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Why have leasehold Packs been watered down?

When Home Information Packs were first introduced under the Housing Act 2004 it was envisaged that Home Information Packs for Leasehold properties in particular would dramatically speed up the conveyancing process.  

It has long been held opinion of the cognoscenti of the conveyancing world who specialise in leasehold transactions that when it comes to selling or buying a leasehold property, the management information more than any other part of the process holds up a conveyancing transaction.

Although not verbalised most leasehold conveyancers would acknowledge that leasehold Home Information Packs could have and should have dramatically speeded up leasehold conveyancing given that the legislation originally envisaged management information to a compulsory part of the packs.

In the years that have elapsed since the introduction of Home Information Packs a requirement for leasehold information has been eroded to such an extent that the only compulsory leasehold document to be contained within an information pack is in fact a copy of the lease, and even that document does not need to be available at the point of marketing the property.   This begs the question, why has leasehold information slowly but surely been diluted.  

The truth is that one can only speculate as to the answer as the government have not given definitive reasons behind their logic.   This article seeks to suggest a number of possible reasons which may or may not be accurate:

A. The legal industry including lawyers and conveyancers have simply not taken up the opportunity of dominating the Home Information Pack industry.   As such a whole new industry has been spawned without inherent deep legal experience and expertise.

Perhaps the government anticipated the Home Information Packs be produced by conveyancing solicitors and conveyancing lawyers who would be familiar with how to obtain management information, after all, they have been obtaining this information for years as part of the conveyancing process.   A Home Information Pack was simply bringing that process forward.

After Home Information Packs became reality it became apparent that the Home Information Pack industry was made up primarily by companies with strong administrative and technology platforms but not entirely blessed with significant conveyancing experience, especially in the field of leasehold transactions.  
In light of this the government may have become concerned that delays caused by collating Home Information Packs for leasehold properties would in fact delay transactions as opposed to speed up transactions.  
Evidence of the Home Information Pack industry’s lack of confidence in obtaining leasehold information was evidenced by a number of preliminary agreements that were in place between Home Information Packs and solicitors whereby Home Information Pack providers outsource the collation of leasehold information from law firms.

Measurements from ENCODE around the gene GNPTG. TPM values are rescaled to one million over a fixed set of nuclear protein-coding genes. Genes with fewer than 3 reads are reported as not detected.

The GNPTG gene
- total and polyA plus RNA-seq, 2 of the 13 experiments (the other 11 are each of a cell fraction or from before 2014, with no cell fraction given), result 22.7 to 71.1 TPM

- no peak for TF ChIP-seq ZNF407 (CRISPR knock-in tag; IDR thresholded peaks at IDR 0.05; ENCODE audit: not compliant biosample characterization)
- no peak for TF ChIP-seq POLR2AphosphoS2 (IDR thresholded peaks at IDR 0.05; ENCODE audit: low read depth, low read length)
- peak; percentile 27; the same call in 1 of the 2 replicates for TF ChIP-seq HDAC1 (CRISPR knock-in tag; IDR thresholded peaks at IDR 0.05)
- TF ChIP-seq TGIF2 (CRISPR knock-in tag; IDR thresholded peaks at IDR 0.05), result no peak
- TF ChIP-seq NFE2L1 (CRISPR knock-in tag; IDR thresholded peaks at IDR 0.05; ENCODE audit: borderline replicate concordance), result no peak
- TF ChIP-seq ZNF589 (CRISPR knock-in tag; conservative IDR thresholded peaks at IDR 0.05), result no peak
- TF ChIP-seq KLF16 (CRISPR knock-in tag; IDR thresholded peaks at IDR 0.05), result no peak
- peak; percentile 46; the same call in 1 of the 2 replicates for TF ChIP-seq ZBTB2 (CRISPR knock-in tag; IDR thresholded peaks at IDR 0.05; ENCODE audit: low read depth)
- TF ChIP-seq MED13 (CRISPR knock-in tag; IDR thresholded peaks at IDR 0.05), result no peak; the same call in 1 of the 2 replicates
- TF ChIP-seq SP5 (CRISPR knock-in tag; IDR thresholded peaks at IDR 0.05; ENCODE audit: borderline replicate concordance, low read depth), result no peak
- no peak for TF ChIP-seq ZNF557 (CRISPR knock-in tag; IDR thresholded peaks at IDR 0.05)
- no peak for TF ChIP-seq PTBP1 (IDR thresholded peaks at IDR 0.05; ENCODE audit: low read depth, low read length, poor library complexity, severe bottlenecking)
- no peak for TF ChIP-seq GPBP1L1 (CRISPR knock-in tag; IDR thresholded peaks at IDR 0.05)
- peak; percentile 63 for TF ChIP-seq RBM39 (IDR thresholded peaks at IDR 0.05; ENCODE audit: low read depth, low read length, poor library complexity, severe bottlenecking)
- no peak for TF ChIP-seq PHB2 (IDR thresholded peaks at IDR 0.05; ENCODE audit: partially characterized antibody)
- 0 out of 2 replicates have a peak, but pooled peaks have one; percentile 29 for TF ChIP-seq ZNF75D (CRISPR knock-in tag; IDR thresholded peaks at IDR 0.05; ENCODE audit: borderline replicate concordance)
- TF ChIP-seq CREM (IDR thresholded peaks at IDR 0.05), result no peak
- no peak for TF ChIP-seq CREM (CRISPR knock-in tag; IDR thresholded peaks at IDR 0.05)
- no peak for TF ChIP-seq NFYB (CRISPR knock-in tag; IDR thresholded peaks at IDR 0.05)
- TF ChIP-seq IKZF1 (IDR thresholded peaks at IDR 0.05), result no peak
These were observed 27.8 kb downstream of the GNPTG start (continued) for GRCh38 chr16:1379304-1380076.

B. The introduction of compulsory requirements of leasehold information in Home Information Packs coincided with the collapse of the housing market. Government officials may well have been concerned about the likely costs of obtaining management information (which can be as high as £1, 000) which in turn would be prohibitively expensive for sellers to pay up front.   There is currently no regulation that caps the amount of fees that a managing agent or landlord can charge for providing detailed leasehold information which is generally speaking not in the hands of most leaseholders.   Whilst a seller can potentially challenge the cost of the management information through a Leasehold Valuation Tribunal such processes will always be too slow and complicated and essentially the managing agent ultimately does have a gun to the head of the leaseholder or seller.   It was pointed out to the government that there was no legislative requirement for the landlord or managing agent to provide all the required leasehold documentation and information within a specific period of time.   If specific leasehold information was required before a property could be marketed this could dramatically penalise a seller and impact the leasehold housing market.  

C. There were concerns that in making leasehold information a required part of the Home Information Pack one would be giving the landlord or managing agent their leverage against the leaseholder in terms of stating that they would not provide the information unless the service charge and ground rent was paid up to date.   This is the scene as some conveyancers see this as a practice generally when trying to obtaining management information for the conveyancing process for a seller.

D. In an environment where there is a lot of negative equity and increasing repossessions having the additional costs associated with a Leasehold Information Pack could result in a seller being forced out of being able to market their property.

E. There is a suggestion that the leasehold information that would be required to meet the leasehold Home Information Pack requirements would have had a limited shelf life and been requested once again by the buyer’s conveyancer.   This has of course been an issue with out of date  Local Authority Searches provided within the Home Information Pack.

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